The Expatriate Life

in Life

Since coming to Bulgaria I have gained a broader sense of cultures thriving outside of the United States. There are many who want to compare what they experience in another country to what it was in their native cultures, they don´t really measure the things that are incomparable.

Every year thousands of people travel to various countries to experience the expatriate life for many different reasons. While they do this they are also trying to stay connected to the way of life of home, so to me it´s not exactly living the life. There are some new experiences but they never fully let go and enjoy the full impact of the local culture. There are many different ways people hold on to the past, such as: the internet with the messengers and social networks, the long distance calling, frequently flying back and fourth and so on. I suppose to others there may be multiple levels of living the expatriate life, but to me, if you are going to do it, just do it. Cut the ties of the past and take advantage of the new surroundings and the local culture and live it.
Being married to someone from another culture has given me a new outlook. Together we are raising a blended family, what I mean by blended is that we both have children from previous marriages and different cultures. Although with us, we both have lived in different cultures and my wife has also been in the expatriate position. Knowing about the challenges of being an expatriate, she has helped me adjust tremendously.

We still maintain our own cultural practices such as holidays and religious ceremonies but we also combine them so we can share everything with each other. There are some minor differences but nothing that has been an issue. I think with many couples in this situation, one of the major problems is that the communication breaks down because one does not want to adapt. The communication in families like ours is really important especially when it comes to the more mundane tasks like shopping and finances. With a family as large as ours in a society that most families only have one child, we make it work off of my disability compensation from the Veterans Administration.

Having children in the school system has given me a broader view on the course material and teaching methodology of the school system. We don't often discuss politics but when we do we talk about the views of these countries and the views of the politics of the United States and the United Kingdom. I have had the chance to speak to many people about their varying views on the political issues of the past and present, and to see how the decisions of the U.S. and the U.K. affect people from other countries.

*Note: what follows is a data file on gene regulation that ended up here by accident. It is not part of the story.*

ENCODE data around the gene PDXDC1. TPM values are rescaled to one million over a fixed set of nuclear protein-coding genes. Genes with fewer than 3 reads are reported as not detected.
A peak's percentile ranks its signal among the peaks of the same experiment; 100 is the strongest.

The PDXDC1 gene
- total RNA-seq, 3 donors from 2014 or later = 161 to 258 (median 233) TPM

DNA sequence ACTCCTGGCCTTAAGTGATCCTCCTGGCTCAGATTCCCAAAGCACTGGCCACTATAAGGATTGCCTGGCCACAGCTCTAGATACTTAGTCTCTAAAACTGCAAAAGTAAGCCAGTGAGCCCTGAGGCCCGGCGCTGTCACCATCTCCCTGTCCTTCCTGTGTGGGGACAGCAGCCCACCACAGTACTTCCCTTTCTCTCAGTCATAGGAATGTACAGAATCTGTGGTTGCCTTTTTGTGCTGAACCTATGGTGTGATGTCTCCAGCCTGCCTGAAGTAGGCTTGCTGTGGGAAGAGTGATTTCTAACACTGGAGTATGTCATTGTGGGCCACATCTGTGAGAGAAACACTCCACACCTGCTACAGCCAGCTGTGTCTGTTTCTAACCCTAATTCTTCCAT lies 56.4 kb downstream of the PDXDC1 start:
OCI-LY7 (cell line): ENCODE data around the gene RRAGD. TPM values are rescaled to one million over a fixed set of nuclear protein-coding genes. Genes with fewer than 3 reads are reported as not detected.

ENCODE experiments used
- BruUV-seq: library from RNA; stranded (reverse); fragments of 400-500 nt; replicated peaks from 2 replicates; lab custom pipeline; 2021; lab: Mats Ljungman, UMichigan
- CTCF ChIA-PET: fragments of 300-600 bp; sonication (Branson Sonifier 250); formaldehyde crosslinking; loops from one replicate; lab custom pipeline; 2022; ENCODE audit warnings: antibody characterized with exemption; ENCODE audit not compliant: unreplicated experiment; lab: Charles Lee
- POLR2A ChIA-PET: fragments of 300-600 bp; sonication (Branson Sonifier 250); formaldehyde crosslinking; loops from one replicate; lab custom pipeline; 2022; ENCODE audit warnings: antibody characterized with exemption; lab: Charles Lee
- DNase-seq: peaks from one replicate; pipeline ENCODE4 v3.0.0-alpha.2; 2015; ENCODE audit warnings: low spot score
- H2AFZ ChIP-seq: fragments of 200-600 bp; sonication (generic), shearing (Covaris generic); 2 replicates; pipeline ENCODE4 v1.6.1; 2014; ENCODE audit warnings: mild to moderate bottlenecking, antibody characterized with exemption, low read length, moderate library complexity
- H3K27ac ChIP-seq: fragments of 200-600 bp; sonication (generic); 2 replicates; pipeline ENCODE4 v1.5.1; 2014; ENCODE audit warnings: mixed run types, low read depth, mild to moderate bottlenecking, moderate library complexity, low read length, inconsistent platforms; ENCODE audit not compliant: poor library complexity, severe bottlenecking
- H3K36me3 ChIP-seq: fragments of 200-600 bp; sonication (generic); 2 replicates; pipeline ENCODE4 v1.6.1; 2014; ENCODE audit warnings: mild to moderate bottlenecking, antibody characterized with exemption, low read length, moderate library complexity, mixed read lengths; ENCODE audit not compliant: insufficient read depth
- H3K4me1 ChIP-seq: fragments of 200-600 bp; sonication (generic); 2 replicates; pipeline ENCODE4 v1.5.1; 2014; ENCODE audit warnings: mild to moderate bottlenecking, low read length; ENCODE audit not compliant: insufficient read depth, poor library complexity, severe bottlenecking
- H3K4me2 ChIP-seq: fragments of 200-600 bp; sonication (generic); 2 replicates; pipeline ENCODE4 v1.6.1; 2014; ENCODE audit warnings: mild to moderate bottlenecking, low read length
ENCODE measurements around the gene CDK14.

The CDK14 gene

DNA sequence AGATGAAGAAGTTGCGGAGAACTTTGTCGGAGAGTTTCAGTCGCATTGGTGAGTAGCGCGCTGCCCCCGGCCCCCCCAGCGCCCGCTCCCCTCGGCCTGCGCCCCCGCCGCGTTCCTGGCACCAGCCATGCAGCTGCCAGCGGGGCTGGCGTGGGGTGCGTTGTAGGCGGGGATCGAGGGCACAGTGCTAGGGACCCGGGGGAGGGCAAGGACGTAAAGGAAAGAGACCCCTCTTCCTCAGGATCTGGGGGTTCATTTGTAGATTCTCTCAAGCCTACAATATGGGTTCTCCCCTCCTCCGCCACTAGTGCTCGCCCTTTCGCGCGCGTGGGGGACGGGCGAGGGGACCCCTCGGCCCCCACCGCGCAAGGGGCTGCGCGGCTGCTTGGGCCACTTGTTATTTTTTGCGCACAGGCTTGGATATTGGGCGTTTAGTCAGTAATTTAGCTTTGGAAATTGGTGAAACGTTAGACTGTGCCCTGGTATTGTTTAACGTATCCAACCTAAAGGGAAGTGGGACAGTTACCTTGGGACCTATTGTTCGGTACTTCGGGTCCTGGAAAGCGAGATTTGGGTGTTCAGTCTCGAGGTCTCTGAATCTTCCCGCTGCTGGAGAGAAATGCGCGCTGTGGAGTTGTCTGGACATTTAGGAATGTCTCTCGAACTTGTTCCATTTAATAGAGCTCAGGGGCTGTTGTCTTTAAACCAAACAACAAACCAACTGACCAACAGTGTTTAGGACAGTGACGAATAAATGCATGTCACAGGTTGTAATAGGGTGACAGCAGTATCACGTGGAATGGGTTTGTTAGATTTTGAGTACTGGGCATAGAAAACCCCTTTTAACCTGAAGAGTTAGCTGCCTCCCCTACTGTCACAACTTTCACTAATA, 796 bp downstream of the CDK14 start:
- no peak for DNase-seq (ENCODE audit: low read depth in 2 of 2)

One of the things I enjoy is shopping in the local open air market; the fresh vegetables are unbelievable, tasty and large without all the pesticides. The selection is great and you pick what you're going to be cooking, no plastic wrap or cans to deal with. The prices are so low that it is well worth buying in these markets verses the chain stores with the canned vegetables.

Another thing I like is the public transportation; where ever we go there seems to be a tram, trolley or bus going in that direction so this cuts the use of the family station wagon. Even though the car is very economical, compared to the cars I´ve had in the U.S., it seems that the use of the car is mainly for long trips because of this convenience. We haven't had to pinch pennies because just living the life style and using common sense, makes everything a lot easier and worth living.

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Dennis Gannon has 1 articles online

Dennis Michael Gannon

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The Expatriate Life

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This article was published on 2010/04/04